After deciding which convention you’d like to go to, then it’s time to prepare. The first step is to book tickets, flight and hotel. While this might seem obvious, if you wait too long then the convention might sell out or the nearest hotels might not have rooms. You don’t want to have to take a cab or bus to get to the convention every day. Believe me – even heading up to your room that’s in the same building as the convention is a lot of work!
Once the tickets are booked then it’s time to research which publishers will be attending. You probably have already done this (as that was Step 17!) and was probably one of the reasons why you chose the convention you did. If you have more than one prototype that you’re bringing with you, then it’s a good idea to come up with a battle plan. Which publishers should you show your games to first?
Don’t waste time pitching your games to publishers that don’t publish the kind of games you’ve made (unless you have heard that they’re looking to expand into different markets). For example – you wouldn’t pitch a party game to a company that only makes RPG (role playing games).
Next step is to email each of the publishers. The goal of this email is to set up a specific time during the convention for which you’d like to pitch your products to them. This email should consist of the following:
1) First sentence: State your goal in the first sentence. Don’t start an email by praising the publisher or talking about how awesome you are. Instead, start off with something like:
I am a game designer who will also be attending the _____ convention and I am inquiring about setting up a meeting at the convention so that I can showcase a few designs that would be perfect for your company.
2) Next you should explain why your game would be perfect for their company. This is where your research comes in handy. If they said on their website what they are looking for, then mention how your game(s) fulfill those needs. Don’t get into specifics about your games, but be a bit more general. Something like:
I understand that you are looking for games that are quick to learn and have a lot of social interaction and I have a couple games that meet those requirements that I’d like to show you.
3) The next paragraph should be about your game(s). This is where your 30 second elevator pitch comes in handy. Write out a 1-2 sentence description of your game – and keep in mind the requirements of each publisher. You might have to tailor this part to each publisher since each publisher is looking for different things. If your game has something that a publisher is looking for – just make sure it’s highlighted here.
4) Finish up the email by reinforcing the purpose – setting up a meeting at convention. Ask for a specific date and time that would work best for you. If you have other arrangements or meetings (or seminars that you don’t want to miss) then you should list times that you are not available – because no one wants to be part of a huge back-and-forth email chain.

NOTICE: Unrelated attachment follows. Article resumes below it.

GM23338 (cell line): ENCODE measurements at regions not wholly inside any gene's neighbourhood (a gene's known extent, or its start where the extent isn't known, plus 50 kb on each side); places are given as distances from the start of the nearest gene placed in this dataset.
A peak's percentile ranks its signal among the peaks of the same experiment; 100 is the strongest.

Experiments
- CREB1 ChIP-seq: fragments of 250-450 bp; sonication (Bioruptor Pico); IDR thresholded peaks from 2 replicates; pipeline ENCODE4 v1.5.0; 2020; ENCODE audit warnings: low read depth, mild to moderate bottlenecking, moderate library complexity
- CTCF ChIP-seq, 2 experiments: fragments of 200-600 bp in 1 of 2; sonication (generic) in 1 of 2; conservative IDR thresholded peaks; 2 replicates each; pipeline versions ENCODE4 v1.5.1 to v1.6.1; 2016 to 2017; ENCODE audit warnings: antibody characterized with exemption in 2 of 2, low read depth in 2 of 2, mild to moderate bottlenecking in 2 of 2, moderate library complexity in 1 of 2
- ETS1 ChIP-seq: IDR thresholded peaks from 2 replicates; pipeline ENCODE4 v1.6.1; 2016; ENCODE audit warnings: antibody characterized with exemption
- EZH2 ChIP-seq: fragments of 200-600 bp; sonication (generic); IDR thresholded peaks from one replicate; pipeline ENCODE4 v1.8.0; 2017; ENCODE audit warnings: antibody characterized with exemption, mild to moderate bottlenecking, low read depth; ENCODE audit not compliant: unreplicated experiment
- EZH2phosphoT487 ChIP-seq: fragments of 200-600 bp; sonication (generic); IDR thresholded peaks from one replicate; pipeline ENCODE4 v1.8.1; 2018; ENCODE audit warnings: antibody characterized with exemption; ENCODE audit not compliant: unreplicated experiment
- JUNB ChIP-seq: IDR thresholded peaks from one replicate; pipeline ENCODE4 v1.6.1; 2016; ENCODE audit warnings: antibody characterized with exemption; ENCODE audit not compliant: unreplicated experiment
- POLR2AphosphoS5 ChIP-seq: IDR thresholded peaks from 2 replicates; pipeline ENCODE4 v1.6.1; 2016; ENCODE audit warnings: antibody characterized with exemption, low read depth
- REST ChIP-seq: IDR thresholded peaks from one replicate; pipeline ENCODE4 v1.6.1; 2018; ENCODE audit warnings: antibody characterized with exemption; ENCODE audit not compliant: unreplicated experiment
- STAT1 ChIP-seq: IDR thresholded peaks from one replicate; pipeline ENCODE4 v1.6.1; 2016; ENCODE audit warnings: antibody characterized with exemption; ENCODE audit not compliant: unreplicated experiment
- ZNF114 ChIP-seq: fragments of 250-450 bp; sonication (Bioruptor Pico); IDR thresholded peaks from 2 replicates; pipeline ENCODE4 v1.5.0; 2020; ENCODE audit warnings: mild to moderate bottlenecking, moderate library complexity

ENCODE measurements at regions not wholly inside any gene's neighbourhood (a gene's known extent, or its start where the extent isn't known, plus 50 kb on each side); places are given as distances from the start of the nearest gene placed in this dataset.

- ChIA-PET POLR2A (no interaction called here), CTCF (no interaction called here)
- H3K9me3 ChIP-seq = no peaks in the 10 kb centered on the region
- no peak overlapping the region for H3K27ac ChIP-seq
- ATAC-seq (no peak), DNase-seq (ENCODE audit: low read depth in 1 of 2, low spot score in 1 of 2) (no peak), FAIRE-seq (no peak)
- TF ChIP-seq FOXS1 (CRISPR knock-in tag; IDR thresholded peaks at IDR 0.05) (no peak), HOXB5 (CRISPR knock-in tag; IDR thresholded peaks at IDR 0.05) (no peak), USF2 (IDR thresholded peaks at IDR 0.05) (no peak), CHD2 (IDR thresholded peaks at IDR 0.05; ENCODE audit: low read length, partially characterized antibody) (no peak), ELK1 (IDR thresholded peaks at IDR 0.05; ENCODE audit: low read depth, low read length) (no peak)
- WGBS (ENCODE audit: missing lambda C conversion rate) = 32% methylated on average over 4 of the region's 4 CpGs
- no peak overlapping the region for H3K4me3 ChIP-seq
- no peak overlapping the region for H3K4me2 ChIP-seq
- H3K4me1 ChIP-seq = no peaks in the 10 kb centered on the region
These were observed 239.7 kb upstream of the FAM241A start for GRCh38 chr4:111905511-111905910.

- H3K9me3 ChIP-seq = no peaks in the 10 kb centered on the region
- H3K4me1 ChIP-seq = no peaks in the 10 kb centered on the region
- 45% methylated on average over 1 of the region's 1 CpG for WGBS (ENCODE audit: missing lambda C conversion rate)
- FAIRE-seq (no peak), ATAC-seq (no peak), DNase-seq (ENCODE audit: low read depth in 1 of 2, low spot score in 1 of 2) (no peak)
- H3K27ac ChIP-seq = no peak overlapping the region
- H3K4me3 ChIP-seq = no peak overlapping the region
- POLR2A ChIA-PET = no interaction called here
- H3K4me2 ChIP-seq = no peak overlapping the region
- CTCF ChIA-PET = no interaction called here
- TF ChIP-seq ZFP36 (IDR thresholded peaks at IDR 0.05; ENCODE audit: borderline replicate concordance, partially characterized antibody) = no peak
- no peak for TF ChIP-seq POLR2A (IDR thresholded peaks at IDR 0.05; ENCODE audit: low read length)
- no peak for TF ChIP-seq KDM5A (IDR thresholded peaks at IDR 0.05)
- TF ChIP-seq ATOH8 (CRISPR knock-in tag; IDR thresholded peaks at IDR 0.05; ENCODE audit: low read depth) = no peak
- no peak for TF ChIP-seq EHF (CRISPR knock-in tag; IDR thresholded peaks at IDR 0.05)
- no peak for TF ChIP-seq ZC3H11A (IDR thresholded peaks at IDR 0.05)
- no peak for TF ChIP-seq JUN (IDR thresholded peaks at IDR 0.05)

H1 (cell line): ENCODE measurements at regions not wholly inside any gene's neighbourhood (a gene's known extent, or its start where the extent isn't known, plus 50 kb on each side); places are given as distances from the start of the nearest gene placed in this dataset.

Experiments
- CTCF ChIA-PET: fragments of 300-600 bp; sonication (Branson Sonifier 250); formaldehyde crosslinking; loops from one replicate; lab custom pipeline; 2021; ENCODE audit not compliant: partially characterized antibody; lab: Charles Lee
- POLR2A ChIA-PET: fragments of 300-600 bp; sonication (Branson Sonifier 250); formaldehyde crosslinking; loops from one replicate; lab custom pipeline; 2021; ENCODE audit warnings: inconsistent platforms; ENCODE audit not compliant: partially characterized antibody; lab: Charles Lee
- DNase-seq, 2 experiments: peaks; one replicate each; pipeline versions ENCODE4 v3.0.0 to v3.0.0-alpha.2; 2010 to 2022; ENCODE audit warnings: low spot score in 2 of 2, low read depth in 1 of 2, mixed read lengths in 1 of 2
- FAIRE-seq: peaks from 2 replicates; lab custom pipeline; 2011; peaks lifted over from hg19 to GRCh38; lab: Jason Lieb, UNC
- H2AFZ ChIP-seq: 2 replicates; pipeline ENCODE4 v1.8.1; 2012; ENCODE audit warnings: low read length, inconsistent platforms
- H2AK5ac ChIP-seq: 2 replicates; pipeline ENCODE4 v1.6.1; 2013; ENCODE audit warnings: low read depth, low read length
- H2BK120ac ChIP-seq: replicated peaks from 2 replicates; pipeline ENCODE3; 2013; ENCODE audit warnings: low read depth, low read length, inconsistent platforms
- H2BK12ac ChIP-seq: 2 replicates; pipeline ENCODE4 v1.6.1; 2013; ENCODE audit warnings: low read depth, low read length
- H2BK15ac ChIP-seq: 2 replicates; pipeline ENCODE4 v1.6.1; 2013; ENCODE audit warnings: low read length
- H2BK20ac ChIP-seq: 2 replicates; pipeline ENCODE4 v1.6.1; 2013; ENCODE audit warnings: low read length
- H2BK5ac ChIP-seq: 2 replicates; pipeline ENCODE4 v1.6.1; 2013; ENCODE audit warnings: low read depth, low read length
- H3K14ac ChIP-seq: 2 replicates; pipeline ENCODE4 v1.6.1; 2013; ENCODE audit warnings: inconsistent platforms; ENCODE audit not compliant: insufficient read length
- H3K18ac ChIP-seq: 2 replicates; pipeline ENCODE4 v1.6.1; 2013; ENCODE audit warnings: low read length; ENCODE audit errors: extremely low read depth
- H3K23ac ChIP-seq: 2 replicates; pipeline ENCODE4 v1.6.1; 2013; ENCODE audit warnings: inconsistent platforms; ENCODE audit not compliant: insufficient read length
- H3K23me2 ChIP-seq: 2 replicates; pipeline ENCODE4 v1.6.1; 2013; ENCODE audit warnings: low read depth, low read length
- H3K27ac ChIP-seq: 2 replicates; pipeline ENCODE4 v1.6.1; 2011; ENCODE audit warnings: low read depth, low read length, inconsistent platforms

You should send this email out around 2-3 weeks before a convention. If you don’t hear back in one week, then follow up with either a phone call or another email. Obviously everyone is always busy, so remember to keep the tone of your email friendly!
If these steps are followed then you should be in a great position once the convention starts! Next up: What to do at a Convention!
As Jay is usually the one that is going to the convention as our “point man”, I do a lot of the intel in advance of the convention to try to plan out Jay’s trip and ensure that he is in the right place at the right time more often than not.
Here are just a few things that you may wish to take a look at pre-conference:
1) Go through any of the seminars / speeches that are given to earmark the ones we feel are worth-our-while, Not only are some of the subject vital if you wish to make a game that publishers will want to publish more than others (e.g. specific consideration on components, electronics in boardgaming, translation issues, etc.), but some are given by the “superstars” of the biz – i.e. people you want to know that you know about them and what they believe in – if you get my meaning. Going up to Max Osterhaus of Out of the Box (of Apples to Apples fame) cold may be difficult. But if you have just listened to him talk about “Manufacturing Costs in the US”, you may be able to speak on a common subject – you’ve got an in.
2) Virtually “scout out” the venue if possible. A lot of conventions will provide floor plan online detailing which booths are where. This can help you make the most efficient use of your time and space. You can plan a route that takes you quickly from publisher to publisher. You can stack your prototypes in the order of your appointments so that you are ready quickly.
3) Check the schedule of events to know when and where to present your games in a favourable light. For example, if you have a dexterity game, there is a special time for that genre of games to be played at BGG.con. You will generate more interest in players that love that kind of game in that specific room and most of the publisher reps for that kind of game will be there if they are available.
4) Make a list of priorities before you book your ticket. What are you goals for the conference? What games do you want to get in front of a publisher? Which publisher, specifically? Make a list and check it twice because, as they say “Christmas only comes once a year” and unless you own your own Learjet, you may only get to one convention a year. So make your one trip count!
Remember: Luck is nothing more than hard work coinciding with opportunity.
Jay and I work hard (as can be attested to by my wife and my accountant) on creating games. But without getting them in front of a publisher, all that hard work will amount to nothing. Pre-planning the convention can make all the difference because you will have an efficient plan to execute.